Paul Norman Hamilton seems to have had a susceptibility to serious chest infections before he embarked for overseas. The rigours of front-line service could ruin the health of the strongest of men; Paul suffered greatly under the strain of military operations in France in 1917 and 1918.
Paul Hamilton was born in Toowoomba, the son of John Edward and Katherine Florence Hamilton of Campbell Street, Toowoomba. He was educated at the Toowoomba Grammar School and became a surveyor’s assistant, with six years’ experience before his enlistment. He was 21 years of age, almost 5’9” tall and weighed 140 pounds. He had a dark complexion, grey eyes, dark hair and stated his faith as CoE.
After volunteering in Toowoomba on 30 September 1916, Paul began infantry training at Enoggera, but was swiftly transferred to the Machine Gun Corps, travelling soon afterwards to Seymour in Victoria. Here he had a bout of influenza that put him in hospital for two weeks. On 19 February 1917 he embarked at Melbourne aboard A70 Ballarat for a two-month voyage to the UK. In England he moved through the camps to Grantham, Lincolnshire, and the Machine Gun School. Before his unit was ready for transfer to France, he spent another three weeks in hospital with laryngitis and another bout of influenza. He crossed over to France on 25 June 1917.
Paul was attached to the 11th M.G. Company for the fighting at Ypres in the autumn of 1917. He was now part of the 3rd Division and joined the attacks at Broodseinde Ridge in early October. On 16 October he was wounded in action, receiving a shrapnel wound to the right thigh. The injury was not life-threatening but was a “Blighty”; he spent six weeks recovering before being granted a furlough of two more weeks. He went back to the division’s camp in Wiltshire in mid-January 1918. Paul was now an experienced fighting soldier; he knew what awaited him when he returned to France, so it is not surprising that he lost a few days’ pay for a short stint of AWL. He went back to the front as the German offensive of spring 1918 was launched. For several weeks he fought the enemy and a third bout of influenza.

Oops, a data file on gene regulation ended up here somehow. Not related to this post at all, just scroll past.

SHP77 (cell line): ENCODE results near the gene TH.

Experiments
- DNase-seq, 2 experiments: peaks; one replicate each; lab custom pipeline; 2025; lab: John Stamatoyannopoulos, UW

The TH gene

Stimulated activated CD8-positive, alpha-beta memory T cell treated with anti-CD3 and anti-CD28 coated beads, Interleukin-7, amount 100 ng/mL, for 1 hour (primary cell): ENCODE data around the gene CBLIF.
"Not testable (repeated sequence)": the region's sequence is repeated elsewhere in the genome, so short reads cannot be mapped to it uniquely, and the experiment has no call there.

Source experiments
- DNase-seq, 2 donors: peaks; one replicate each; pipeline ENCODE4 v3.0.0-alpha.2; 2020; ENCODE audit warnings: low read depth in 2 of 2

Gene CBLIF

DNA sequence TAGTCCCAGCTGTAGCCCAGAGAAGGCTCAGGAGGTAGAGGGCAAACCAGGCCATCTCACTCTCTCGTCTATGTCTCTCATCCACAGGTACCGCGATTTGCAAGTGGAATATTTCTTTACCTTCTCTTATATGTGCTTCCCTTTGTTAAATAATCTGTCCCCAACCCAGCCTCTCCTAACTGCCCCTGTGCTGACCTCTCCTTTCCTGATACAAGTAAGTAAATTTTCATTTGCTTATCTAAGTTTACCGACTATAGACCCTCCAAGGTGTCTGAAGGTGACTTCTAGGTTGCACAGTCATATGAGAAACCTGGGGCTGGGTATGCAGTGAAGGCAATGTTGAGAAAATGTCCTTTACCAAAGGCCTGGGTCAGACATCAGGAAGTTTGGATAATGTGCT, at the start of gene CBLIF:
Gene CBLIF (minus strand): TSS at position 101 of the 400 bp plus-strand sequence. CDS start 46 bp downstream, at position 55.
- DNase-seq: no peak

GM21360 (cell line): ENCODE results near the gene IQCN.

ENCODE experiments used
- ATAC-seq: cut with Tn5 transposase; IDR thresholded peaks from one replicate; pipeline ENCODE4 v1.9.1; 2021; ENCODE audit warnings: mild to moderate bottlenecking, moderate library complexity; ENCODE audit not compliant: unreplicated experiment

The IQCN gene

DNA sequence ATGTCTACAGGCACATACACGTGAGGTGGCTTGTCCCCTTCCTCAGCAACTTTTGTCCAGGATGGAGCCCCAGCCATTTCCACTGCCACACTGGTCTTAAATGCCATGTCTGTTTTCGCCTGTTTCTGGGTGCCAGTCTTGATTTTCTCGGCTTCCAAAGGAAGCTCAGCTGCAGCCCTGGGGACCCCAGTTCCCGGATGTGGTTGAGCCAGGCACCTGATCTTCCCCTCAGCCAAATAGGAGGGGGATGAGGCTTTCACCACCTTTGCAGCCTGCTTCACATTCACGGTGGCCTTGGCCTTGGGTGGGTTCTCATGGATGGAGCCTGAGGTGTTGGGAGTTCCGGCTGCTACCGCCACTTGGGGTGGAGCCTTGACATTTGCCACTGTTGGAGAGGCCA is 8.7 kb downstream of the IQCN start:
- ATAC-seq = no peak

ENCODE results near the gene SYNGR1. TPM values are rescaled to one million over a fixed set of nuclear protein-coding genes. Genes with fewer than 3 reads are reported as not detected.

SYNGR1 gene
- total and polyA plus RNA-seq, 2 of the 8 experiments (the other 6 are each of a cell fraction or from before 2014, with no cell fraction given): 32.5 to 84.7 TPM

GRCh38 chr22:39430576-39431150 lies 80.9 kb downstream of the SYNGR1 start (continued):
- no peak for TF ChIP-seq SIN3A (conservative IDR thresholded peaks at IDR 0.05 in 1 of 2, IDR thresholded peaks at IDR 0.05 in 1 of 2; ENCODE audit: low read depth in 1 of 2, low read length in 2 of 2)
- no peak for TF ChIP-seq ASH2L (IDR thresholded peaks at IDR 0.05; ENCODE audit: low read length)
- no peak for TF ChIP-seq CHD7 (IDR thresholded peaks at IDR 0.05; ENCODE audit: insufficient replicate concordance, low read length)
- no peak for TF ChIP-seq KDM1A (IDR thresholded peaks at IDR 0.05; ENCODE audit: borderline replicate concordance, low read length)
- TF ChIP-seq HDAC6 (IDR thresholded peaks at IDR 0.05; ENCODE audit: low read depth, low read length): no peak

In March Paul’s 11th M.G. Company had been amalgamated with the other machine gunners of the division to form the 3rd M.G. Battalion. In July and August, the Allies took the offensive, their first major attacks of the year. The Australians were now fighting with the Americans and British near the Somme battlefields of 1916. On 28 July Paul was again ill with what seemed to be another dose of influenza. He presented at the Australian Field Ambulance and was taken back to 5th CCS. He was admitted, but his condition did not improve. Soon he developed pneumonia and on 8 August, the day of a great victory near Amiens, he died. The CO of the CCS noted he “died of disease contracted through service in forward areas”. The chaplain Rev. J.G. Byrne conducted a service as Paul was buried in what later became the Crouy British Cemetery, Crouy-sur-Somme (grave V.A.12). He was 22 years of age.
News of Paul’s death reached Toowoomba within a couple of weeks. A sister wrote to the army from Bridge Street, Toowoomba, in 1923; she reported that his father had died and another brother lived at Mapleton, near Nambour. A second brother, John Edgar Hamilton, served with the 11th Light Horse in Palestine where he was awarded a Distinguished Conduct Medal (DCM) for bravery under fire in November 1917. John survived the war. It seems the medals and mementoes for Paul were shared among members of the family.
Toowoomba Grammar School Archive Records state that he started at the school on 1st June 1903 and left 12th December 1903. The School magazine dated November 1918 states, ‘Second son of Mrs. J.E. Hamilton, of Godfrey Street, Toowoomba – Gunner 11th Machine Gun Coy. Died of pneumonia in France, August 7th 1918.’